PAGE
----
Center for Law and Economic Studies
The global financial crisis that began in 2007 revealed a fundamental weakness in the global financial system: Extensive financial interdependence of financial relations unmatched by a governance regime of similar reach. As multinational banks sought to fortify their capital base in the wake of the unfolding crisis, Sovereign wealth Funds (SWFs) and the banks’ home governments have become mutual stakeholders in some of the largest financial intermediaries with global reach. From the multitude of individual transactions has emerged a network of equity ties that spans the globe. These ties bridge institutional practices and governance regimes that previously operated largely independently of each other. They have the potential of fostering the emergence of a new governance regime for the global financial market place that deviates from earlier prognoses that globalization entails convergence on a single governance model. Instead, the newly created ties that jointly add up to a global financial network enable institutionally and organizationally diverse players to contribute their own perspectives as joint stakeholders in selected financial intermediaries, and indirectly, in the global financial system. This is likely to have important implications for the behavior of these actors in the future and the emergence of new governance solutions for the global market place. The paper discusses two recent cases of collaborative re-capitalization events to illustrate how this regime is evolving in practice.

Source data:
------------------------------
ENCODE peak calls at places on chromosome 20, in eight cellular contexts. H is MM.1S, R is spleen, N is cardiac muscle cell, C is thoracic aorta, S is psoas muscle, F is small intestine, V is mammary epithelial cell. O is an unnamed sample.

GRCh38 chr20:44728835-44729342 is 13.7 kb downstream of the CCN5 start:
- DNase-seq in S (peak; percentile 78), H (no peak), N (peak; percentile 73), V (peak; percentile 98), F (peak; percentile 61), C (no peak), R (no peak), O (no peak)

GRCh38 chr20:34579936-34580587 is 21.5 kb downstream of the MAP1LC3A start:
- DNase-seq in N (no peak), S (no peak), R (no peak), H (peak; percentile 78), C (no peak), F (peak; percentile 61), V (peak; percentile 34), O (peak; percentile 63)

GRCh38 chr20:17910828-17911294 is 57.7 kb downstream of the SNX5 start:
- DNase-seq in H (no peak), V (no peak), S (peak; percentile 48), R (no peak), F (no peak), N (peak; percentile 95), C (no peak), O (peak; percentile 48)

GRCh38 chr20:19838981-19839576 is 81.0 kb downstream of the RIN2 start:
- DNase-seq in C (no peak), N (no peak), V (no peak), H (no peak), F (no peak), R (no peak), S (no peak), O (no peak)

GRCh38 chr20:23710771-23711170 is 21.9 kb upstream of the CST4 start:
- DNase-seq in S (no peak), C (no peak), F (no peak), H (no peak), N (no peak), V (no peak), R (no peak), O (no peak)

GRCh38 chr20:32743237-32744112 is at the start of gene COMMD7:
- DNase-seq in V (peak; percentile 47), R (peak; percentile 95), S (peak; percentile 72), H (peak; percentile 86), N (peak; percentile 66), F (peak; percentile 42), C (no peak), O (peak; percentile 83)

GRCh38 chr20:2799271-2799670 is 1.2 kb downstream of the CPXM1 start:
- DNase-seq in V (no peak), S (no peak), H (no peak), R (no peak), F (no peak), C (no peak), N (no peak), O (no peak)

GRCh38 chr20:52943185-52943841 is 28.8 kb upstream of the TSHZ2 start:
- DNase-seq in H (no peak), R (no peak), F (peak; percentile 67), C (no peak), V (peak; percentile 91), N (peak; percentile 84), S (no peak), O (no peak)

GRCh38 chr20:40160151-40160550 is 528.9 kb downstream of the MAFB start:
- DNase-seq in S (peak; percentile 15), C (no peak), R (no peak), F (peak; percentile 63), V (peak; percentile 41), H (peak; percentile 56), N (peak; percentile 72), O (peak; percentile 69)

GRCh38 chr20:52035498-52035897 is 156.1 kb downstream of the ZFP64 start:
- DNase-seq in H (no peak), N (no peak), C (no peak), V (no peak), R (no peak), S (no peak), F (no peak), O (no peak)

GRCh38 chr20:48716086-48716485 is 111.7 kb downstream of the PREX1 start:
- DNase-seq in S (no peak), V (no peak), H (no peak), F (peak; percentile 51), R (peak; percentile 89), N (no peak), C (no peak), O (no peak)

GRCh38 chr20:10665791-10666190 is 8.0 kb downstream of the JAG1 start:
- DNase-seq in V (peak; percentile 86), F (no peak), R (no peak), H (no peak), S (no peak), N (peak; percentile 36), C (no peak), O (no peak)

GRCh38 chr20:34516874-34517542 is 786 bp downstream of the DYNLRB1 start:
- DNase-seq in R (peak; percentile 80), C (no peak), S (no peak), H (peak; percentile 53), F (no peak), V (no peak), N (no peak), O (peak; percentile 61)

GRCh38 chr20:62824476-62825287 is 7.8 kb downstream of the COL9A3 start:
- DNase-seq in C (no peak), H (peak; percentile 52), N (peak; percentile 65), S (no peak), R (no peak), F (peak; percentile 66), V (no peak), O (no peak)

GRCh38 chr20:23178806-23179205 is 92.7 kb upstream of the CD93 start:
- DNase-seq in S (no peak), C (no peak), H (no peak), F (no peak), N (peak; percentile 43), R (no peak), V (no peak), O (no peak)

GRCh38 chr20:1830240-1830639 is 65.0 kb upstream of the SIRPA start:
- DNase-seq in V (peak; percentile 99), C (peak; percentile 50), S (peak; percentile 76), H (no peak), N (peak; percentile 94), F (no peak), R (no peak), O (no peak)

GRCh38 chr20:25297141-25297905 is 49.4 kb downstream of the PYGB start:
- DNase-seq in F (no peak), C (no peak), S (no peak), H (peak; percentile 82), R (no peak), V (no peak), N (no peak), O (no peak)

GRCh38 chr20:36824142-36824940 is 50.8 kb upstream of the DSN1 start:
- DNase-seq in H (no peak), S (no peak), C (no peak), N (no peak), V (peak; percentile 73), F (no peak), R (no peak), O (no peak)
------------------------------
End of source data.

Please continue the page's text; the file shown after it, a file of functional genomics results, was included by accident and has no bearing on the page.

Global Network Finance: Organizational Hedging in Times of Uncertainty,
Journal of Comparative Economics, Vol. 37, p. 552. 2009; Columbia Law & Economics Working Paper No. 339
Available at: https://scholarship.law.columbia.edu/faculty_scholarship/2442